Perceived lack of mutual understanding and negative experiences regarding certain competencies in the context of patient-centered care and diversity-sensitive care in some cases lead to a clear preference for patient and healthcare provider concordance. In literature, a call for concordant care is not universally expressed. For instance, in research on the patient’s perspective of diversity-sensitive care focussing on gender and sexual identity, patients’ reports lack desire for concordance [78]. Some patients believe that the same level of understanding can be attained even without concordance, through principles such as equality and mutual respect [69]. On this basis, it remains unclear if there are discrepancies in preferences for concordant care between social determinants and what the underlying mechanisms for these discrepancies could be. Furthermore, emerging evidence on the effectiveness of concordance is somewhat inconsistent. Some studies show promising results, namely a positive relationship between patient and healthcare provider concordance and reported patient experiences and outcomes [79, 80]. Other studies report positive effects for (only) language concordance [81, 82] and still others show inconclusive results and point out the need for further research [83, 84]. In conclusion, the academic debate on concordant care is still ongoing. Next to this, providing concordant care poses a huge practical challenge. Whatever the outcomes of concordant care, the lack of diversity in healthcare staff should be actively addressed in order to achieve a realistic representation of society in the composition of healthcare providers and students [83].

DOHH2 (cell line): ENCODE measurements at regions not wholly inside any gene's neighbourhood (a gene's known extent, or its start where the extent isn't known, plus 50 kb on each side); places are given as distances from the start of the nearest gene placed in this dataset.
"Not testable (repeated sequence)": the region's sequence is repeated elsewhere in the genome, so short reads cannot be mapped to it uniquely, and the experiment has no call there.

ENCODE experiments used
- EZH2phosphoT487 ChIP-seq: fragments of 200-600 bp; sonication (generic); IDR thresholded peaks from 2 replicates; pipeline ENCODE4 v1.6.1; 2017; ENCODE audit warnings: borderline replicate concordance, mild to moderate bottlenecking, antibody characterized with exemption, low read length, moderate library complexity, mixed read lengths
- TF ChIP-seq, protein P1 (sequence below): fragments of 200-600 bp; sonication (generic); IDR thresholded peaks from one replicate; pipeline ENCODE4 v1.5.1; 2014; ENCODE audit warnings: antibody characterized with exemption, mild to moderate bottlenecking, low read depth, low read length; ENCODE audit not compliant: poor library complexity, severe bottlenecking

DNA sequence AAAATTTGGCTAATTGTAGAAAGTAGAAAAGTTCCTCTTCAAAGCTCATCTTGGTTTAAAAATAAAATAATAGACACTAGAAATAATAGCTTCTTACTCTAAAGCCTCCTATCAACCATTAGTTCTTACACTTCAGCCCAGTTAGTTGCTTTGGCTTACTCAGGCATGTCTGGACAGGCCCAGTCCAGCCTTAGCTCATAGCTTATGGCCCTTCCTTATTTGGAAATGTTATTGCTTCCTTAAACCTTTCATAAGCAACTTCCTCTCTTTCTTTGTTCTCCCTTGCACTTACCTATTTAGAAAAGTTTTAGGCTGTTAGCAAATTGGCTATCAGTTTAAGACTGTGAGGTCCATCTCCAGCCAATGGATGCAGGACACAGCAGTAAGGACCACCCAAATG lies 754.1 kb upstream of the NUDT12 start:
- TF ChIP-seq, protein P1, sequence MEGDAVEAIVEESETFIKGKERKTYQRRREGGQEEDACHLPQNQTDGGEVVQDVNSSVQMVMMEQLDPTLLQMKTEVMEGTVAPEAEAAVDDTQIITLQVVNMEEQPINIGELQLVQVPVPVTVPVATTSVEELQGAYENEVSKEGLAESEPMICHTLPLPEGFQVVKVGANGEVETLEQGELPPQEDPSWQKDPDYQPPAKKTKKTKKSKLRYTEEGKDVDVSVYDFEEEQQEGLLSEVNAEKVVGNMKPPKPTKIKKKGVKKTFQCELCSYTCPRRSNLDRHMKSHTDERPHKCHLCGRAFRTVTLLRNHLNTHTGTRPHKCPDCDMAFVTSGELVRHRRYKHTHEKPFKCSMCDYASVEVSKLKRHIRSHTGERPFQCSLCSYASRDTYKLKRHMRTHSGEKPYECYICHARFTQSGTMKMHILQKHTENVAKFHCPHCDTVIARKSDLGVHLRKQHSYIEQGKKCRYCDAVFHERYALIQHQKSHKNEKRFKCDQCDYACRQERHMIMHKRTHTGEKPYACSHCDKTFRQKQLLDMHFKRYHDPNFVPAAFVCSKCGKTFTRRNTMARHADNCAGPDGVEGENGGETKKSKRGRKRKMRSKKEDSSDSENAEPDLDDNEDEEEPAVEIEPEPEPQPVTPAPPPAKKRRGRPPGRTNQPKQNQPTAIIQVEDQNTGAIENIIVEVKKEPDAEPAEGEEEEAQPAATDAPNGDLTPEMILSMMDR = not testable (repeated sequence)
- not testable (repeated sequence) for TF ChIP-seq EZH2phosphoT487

Strengths and limitations